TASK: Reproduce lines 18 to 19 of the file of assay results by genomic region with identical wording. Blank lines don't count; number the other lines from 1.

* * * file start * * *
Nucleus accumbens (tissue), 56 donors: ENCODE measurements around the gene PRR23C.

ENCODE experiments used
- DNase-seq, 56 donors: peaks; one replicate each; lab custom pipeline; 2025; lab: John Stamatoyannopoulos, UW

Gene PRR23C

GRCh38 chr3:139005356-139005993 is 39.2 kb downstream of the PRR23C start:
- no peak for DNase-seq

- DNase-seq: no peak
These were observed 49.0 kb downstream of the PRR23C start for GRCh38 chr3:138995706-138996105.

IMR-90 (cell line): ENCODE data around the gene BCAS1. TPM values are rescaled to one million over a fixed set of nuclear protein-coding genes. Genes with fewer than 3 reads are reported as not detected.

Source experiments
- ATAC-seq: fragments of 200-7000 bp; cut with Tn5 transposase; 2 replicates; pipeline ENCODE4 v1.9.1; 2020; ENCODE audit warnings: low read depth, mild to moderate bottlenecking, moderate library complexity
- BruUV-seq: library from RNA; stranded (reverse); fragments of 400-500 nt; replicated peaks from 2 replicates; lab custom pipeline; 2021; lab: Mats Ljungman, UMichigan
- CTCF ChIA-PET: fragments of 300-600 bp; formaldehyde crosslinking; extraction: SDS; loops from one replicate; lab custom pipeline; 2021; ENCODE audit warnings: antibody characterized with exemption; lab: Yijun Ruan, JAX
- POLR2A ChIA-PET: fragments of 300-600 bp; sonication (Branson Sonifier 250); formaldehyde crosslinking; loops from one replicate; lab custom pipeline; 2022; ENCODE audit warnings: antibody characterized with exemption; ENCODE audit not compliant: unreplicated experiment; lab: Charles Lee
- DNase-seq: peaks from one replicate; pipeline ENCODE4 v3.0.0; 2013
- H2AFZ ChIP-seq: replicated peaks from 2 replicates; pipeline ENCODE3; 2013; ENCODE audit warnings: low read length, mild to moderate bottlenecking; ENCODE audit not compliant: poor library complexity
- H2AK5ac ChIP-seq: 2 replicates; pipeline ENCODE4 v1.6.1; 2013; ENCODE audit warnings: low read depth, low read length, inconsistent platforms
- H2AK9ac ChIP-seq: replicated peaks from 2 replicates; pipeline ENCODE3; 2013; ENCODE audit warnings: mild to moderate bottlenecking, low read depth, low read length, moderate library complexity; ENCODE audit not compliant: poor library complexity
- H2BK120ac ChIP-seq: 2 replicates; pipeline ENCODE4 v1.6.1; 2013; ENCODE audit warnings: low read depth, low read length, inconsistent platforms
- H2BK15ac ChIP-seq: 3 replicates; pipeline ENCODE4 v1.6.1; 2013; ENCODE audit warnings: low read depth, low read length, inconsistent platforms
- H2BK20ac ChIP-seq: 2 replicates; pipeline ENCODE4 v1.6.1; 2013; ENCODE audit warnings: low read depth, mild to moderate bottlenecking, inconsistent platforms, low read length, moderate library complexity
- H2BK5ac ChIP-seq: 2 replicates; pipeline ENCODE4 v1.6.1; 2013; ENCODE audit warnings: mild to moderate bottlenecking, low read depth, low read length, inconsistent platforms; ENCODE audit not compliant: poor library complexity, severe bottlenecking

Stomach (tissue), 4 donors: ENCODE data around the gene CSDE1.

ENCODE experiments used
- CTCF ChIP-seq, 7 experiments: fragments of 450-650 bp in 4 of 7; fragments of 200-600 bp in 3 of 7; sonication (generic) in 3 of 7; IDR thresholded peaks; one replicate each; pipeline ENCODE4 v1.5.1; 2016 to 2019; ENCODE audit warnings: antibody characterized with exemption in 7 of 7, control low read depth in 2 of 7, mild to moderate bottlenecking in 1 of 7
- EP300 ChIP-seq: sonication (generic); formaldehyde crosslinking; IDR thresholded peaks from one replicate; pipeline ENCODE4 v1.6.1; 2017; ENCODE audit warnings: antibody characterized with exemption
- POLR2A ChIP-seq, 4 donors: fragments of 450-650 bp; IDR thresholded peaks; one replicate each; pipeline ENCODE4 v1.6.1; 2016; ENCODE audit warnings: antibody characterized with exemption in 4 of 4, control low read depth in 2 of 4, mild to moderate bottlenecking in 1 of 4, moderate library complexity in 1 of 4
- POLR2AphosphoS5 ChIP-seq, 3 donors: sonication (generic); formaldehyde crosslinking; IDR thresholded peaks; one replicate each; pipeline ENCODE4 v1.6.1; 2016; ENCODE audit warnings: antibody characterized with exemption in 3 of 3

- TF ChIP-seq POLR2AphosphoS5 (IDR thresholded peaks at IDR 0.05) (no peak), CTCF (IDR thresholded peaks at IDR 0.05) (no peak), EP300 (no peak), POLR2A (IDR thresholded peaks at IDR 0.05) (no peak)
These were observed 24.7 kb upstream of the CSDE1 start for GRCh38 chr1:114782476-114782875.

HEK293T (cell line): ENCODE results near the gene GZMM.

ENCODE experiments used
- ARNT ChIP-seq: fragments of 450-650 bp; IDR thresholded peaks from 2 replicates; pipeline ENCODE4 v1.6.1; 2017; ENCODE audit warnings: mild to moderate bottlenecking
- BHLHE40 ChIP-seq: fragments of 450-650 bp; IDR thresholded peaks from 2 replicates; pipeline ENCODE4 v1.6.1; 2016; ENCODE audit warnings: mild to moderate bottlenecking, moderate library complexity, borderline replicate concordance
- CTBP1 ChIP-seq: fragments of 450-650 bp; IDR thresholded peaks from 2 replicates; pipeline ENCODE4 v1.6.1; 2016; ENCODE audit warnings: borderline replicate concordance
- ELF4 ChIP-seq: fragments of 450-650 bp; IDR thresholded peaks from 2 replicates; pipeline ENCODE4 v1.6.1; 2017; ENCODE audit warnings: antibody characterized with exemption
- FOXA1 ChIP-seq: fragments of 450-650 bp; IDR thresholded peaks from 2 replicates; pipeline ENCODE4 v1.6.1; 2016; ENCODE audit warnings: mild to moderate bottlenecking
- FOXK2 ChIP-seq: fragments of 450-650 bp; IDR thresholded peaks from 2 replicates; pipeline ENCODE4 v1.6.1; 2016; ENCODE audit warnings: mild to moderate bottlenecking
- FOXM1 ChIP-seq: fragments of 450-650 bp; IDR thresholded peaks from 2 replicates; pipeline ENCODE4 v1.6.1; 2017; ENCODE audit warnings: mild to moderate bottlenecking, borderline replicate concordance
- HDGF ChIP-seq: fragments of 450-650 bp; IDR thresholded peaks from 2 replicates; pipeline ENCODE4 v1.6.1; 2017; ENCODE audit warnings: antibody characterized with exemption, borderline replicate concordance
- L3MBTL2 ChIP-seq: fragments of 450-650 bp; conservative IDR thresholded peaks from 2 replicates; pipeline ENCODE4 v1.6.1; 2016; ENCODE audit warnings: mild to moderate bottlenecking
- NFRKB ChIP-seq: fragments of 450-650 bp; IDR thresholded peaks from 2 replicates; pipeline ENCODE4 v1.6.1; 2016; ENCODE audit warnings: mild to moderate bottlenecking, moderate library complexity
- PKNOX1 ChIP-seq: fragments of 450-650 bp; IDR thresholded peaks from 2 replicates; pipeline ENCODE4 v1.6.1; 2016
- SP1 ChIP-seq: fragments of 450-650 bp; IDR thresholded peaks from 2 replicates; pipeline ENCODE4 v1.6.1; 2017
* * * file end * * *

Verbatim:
- H2AK9ac ChIP-seq: replicated peaks from 2 replicates; pipeline ENCODE3; 2013; ENCODE audit warnings: mild to moderate bottlenecking, low read depth, low read length, moderate library complexity; ENCODE audit not compliant: poor library complexity
- H2BK120ac ChIP-seq: 2 replicates; pipeline ENCODE4 v1.6.1; 2013; ENCODE audit warnings: low read depth, low read length, inconsistent platforms